New Methods for Investigating Protein Amyloid Formation, Protein Therapeutics, and Nanomaterials in Biology

My research program is at the interfaces of analytical, biological, and materials chemistry. The focus of our work is the development of new measurement tools, based mostly on mass spectrometry (MS), to address important biochemical problems that are currently difficult to tackle by existing methods. Ultimately, the tools we develop are a means to an end as we are interested in applying our methods to gain insight into some compelling problems. We are particularly interested in protein chemistry as proteins are essential players in most biological processes and unraveling their behavior (or misbehavior) is important for understanding the molecular basis of life and of a variety of diseases. We are also interested in detecting and using nanomaterials to better diagnose and treat disease. Currently, my research group is actively involved in four areas.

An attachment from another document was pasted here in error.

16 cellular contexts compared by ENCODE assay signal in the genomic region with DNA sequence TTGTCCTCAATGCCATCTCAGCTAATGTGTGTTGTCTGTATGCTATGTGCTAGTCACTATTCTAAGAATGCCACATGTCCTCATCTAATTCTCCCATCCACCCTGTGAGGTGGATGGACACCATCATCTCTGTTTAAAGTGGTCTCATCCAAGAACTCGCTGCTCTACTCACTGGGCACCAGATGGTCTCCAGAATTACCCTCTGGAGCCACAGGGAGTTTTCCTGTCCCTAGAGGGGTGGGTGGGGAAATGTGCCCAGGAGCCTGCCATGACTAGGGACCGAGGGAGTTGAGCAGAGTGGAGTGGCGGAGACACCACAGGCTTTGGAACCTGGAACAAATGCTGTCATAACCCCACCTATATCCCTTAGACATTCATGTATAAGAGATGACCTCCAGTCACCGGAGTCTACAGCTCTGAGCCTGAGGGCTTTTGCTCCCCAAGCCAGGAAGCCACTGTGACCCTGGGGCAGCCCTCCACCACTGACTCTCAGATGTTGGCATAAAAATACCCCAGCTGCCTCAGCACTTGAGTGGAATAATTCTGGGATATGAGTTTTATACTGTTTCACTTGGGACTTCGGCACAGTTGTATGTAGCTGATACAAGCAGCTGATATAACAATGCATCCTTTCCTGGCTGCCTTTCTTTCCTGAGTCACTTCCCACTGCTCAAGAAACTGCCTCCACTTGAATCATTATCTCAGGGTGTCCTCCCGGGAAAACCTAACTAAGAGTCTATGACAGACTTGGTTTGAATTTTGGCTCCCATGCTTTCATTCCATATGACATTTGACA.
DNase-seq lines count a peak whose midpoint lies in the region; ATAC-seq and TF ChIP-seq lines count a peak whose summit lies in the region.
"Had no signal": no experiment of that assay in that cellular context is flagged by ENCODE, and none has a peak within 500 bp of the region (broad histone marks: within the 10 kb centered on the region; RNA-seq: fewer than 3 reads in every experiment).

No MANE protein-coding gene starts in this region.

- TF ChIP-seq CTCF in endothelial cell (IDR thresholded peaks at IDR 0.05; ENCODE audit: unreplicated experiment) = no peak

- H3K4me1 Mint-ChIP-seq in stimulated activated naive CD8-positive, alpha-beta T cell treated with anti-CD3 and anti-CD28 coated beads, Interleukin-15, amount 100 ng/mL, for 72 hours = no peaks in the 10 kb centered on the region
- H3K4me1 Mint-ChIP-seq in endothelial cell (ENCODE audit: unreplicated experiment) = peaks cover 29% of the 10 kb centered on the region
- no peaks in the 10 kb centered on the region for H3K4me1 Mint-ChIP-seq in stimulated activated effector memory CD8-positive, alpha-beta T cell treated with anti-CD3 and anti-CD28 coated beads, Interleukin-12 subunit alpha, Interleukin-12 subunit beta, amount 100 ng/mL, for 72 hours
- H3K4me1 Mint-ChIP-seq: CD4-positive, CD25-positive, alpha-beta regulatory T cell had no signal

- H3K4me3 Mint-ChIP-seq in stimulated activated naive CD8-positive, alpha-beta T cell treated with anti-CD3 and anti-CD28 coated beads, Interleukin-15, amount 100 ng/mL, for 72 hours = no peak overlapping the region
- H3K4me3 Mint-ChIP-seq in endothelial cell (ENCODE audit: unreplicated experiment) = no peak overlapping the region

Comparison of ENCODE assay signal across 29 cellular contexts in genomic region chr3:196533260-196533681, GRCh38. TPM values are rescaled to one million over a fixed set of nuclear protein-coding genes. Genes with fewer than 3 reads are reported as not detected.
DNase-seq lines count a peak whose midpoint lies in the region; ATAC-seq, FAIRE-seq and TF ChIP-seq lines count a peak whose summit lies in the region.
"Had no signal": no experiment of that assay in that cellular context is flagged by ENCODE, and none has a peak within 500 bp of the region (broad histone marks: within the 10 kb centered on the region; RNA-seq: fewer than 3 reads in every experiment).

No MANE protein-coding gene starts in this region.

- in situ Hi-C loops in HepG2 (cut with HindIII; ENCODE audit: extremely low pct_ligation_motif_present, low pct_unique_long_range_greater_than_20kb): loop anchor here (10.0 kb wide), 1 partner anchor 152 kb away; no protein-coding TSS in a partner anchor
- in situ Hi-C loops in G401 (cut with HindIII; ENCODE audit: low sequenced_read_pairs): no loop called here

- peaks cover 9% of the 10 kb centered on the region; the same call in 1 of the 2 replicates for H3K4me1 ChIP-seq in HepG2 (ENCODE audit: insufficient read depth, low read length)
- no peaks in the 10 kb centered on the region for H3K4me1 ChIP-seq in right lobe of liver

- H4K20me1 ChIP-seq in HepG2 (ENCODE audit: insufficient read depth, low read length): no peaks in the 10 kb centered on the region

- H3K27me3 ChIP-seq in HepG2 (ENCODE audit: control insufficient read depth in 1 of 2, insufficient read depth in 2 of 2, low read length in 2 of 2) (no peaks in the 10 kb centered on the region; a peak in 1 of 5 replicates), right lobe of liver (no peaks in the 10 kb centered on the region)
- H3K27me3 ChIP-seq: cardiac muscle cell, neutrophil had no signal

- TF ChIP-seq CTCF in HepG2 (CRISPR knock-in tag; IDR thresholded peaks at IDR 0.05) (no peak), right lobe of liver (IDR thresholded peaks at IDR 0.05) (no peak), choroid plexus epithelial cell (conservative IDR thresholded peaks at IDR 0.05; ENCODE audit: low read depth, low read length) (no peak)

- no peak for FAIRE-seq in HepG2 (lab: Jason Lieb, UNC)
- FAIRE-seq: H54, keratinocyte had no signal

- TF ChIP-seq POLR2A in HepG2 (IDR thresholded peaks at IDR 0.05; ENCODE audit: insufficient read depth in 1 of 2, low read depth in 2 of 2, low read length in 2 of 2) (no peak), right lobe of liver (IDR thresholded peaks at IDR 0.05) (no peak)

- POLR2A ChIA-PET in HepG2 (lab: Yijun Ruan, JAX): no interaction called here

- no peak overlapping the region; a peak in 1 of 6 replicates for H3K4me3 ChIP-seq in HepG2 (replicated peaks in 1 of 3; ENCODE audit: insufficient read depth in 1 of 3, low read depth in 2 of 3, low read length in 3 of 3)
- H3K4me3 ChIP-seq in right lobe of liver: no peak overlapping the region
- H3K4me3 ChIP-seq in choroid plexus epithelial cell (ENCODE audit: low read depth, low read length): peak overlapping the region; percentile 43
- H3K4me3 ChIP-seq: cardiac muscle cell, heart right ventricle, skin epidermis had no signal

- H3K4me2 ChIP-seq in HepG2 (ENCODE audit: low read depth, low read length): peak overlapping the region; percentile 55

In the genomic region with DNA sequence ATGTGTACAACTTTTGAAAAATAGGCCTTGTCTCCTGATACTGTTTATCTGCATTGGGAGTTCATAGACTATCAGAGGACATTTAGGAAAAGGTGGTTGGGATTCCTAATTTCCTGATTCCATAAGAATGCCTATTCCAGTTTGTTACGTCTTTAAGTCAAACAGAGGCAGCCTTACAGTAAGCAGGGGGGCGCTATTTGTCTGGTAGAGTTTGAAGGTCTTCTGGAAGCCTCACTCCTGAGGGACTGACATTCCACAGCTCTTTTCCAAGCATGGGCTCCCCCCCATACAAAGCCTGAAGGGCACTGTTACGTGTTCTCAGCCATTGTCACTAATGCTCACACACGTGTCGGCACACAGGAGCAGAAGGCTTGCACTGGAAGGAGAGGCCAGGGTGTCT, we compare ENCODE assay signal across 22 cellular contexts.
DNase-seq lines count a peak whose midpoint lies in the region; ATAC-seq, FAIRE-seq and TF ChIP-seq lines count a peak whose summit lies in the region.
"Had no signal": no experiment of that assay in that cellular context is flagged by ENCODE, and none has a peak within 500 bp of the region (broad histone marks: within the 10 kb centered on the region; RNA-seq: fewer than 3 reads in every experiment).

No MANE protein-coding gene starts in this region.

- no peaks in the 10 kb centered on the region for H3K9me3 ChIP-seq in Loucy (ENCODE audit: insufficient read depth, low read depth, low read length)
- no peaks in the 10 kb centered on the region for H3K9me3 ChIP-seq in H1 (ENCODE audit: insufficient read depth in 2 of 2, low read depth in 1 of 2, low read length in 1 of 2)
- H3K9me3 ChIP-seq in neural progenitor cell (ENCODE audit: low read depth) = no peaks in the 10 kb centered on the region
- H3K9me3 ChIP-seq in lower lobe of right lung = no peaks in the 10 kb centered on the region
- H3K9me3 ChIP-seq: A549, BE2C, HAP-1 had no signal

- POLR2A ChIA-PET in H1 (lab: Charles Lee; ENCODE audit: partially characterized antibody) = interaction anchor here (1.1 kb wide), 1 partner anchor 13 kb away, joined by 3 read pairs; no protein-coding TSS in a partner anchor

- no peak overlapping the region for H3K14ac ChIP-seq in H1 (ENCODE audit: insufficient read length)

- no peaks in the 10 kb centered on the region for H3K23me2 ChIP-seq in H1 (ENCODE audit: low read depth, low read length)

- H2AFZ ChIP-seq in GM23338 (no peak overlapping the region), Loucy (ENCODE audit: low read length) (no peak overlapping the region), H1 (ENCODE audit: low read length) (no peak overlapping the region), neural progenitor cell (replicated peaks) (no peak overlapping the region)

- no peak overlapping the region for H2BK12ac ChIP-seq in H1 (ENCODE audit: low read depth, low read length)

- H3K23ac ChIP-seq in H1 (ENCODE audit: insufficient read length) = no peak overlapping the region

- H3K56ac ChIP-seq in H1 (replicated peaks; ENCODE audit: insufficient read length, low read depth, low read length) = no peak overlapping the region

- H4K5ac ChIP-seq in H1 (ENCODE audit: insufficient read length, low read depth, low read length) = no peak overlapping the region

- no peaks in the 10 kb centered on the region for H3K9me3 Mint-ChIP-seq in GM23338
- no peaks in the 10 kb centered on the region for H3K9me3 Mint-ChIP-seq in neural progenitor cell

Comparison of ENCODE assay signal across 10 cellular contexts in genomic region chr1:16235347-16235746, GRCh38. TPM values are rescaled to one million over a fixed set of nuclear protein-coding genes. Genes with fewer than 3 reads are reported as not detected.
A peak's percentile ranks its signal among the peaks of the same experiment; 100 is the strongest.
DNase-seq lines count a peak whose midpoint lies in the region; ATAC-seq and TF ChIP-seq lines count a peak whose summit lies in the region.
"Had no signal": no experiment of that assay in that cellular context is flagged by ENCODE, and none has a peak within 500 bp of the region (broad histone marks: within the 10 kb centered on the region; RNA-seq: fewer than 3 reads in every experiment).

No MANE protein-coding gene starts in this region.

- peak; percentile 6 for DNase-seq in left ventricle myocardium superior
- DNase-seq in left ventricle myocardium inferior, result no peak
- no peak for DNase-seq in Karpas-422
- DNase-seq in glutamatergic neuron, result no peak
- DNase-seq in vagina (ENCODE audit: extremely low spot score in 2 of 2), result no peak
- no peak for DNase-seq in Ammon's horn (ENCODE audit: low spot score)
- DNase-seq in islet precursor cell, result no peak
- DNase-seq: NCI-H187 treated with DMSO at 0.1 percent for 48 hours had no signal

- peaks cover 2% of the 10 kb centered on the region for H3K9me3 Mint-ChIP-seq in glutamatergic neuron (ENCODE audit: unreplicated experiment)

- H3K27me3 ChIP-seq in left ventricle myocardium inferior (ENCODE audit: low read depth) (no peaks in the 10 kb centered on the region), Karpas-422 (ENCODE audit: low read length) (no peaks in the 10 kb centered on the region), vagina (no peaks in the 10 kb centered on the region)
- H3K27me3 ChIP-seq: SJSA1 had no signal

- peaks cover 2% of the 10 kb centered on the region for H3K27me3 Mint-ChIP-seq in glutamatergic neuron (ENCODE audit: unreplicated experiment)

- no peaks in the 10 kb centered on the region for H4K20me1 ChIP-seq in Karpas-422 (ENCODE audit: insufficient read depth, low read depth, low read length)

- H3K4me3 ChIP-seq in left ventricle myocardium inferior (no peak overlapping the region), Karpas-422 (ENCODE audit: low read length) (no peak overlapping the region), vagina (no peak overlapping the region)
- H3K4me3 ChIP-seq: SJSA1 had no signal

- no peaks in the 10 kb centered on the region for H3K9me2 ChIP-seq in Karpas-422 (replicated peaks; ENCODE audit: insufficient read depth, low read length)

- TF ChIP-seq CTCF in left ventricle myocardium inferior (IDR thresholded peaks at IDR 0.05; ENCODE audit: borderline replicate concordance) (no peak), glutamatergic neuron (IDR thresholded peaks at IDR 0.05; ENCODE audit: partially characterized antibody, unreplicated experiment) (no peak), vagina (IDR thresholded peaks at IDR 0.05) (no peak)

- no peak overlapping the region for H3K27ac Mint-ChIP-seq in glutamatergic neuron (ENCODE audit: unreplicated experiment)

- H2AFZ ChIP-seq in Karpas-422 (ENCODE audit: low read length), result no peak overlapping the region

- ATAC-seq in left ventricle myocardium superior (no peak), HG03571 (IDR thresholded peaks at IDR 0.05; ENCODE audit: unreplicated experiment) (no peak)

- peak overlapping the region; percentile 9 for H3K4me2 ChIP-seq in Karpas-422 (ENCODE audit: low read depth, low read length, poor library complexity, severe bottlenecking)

(1) Amyloid formation by β-2-microglobulin: We are developing and applying new MS-based tools to better understand protein amyloid formation and are investigating means to inhibit the amyloid formation of β-microglobulin.

(2) Assessing the higher order structure of protein therapeutics: We are creating a new technology based on covalent labeling and MS to more quickly and sensitively assess the structural integrity of protein therapeutics.

(3) Imaging nanomaterial distributions and effects in vivo: We are investigating new approaches to track nanomaterials in complex environmental and biological systems so that we can understand the properties that control nanoparticle bioavailability, biodistributions, and stability in vivo.

(4) Self-assembling amphiphilic nanomaterials for biomarker detection: We are studying the structure-property relationships of self-assembling amphiphilic nanomaterials that can selectively enrich peptides and proteins and enhance the MS detection of these biomolecules.